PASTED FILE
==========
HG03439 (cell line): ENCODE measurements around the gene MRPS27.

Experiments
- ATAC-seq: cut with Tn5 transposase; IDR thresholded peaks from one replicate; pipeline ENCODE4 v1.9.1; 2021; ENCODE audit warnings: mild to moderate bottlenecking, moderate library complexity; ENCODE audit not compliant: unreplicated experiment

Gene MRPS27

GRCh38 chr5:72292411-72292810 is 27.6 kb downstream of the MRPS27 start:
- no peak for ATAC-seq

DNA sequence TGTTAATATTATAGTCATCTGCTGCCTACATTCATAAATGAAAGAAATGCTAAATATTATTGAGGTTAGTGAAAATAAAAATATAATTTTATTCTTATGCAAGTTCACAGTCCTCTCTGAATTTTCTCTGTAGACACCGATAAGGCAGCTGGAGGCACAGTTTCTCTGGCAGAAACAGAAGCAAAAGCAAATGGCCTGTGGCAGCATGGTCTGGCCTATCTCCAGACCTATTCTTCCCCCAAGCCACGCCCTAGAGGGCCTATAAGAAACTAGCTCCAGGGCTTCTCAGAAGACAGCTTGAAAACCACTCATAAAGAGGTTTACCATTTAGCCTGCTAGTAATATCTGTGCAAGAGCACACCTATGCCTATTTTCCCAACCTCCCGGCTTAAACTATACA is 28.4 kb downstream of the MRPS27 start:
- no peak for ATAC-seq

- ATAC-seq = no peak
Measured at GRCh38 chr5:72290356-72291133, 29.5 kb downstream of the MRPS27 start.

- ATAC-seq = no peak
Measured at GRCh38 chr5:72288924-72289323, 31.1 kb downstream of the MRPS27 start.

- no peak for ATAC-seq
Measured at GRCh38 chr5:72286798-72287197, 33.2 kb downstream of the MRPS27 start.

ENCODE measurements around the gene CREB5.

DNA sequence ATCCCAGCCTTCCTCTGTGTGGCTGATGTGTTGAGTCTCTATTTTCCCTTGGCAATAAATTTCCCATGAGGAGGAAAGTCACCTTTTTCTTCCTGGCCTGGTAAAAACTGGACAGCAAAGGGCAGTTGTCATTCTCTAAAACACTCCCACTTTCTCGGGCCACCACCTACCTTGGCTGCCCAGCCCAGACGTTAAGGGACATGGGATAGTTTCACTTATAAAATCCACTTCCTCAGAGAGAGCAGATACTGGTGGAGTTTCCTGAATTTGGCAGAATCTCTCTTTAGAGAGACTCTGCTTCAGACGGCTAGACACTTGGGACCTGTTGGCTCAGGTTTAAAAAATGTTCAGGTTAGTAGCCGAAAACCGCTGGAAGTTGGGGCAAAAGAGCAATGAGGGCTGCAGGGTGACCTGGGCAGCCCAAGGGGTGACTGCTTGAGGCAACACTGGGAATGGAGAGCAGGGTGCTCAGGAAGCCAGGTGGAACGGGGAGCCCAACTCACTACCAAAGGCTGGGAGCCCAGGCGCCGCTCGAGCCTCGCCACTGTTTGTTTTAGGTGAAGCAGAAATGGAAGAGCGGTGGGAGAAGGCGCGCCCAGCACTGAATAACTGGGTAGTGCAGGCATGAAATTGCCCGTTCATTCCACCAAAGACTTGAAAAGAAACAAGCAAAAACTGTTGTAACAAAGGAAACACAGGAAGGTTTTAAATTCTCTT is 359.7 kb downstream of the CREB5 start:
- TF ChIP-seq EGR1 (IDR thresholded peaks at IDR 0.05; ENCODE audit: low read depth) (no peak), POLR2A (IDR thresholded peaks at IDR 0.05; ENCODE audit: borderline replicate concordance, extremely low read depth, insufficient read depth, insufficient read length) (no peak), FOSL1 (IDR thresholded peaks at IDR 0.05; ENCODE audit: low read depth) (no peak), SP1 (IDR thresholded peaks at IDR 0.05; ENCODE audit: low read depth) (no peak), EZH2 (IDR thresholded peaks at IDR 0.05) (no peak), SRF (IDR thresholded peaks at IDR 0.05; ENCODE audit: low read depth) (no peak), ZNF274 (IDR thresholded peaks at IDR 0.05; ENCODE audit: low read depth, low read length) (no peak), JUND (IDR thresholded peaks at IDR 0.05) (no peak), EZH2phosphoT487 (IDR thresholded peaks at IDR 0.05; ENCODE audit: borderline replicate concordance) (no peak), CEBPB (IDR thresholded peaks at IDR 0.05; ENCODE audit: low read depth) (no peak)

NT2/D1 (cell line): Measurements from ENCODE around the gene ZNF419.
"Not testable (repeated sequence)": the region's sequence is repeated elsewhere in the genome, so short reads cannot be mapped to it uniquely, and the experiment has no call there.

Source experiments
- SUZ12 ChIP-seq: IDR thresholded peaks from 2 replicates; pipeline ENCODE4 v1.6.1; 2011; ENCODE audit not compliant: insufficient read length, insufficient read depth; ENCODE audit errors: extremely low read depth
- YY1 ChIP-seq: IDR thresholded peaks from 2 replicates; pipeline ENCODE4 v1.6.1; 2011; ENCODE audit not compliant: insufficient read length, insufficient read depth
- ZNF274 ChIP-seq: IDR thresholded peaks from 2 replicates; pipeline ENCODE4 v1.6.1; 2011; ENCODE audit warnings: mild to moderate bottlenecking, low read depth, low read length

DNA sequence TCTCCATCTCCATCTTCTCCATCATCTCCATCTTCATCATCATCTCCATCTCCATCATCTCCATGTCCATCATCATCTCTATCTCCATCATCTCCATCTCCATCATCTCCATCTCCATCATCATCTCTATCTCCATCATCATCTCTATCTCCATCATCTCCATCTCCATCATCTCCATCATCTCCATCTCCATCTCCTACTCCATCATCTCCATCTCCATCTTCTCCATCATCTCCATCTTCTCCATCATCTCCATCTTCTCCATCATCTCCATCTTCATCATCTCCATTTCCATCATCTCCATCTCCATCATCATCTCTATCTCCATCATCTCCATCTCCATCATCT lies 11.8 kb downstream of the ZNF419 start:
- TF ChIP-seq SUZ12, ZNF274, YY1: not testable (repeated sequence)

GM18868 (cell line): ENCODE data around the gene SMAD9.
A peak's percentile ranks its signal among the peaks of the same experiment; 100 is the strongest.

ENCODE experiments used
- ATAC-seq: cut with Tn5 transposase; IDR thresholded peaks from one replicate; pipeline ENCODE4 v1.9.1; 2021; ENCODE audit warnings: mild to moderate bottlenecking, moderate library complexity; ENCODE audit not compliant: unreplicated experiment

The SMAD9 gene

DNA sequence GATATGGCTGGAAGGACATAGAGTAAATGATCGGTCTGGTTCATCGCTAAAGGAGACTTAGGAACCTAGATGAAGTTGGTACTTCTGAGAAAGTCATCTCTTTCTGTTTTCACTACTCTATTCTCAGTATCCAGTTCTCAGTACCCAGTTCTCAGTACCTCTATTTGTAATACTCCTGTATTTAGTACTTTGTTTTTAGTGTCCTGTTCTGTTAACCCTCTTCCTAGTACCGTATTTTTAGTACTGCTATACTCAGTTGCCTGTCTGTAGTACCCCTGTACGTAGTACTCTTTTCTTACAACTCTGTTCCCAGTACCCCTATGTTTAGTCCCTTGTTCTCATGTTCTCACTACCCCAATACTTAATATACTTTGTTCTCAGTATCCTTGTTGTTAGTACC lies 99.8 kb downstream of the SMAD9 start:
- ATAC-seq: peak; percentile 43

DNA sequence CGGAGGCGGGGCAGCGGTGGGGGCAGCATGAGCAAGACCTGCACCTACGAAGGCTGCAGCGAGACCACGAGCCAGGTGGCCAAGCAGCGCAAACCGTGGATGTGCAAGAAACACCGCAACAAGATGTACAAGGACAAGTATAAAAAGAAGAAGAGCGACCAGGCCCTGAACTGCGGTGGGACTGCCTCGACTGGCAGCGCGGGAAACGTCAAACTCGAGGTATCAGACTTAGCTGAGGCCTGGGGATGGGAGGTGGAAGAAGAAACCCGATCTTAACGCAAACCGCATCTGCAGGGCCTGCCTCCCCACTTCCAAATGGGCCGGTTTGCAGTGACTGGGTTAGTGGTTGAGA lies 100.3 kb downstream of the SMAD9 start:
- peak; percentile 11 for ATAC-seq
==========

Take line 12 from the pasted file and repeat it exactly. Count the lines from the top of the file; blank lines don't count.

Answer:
Measured at GRCh38 chr5:72288924-72289323, 31.1 kb downstream of the MRPS27 start.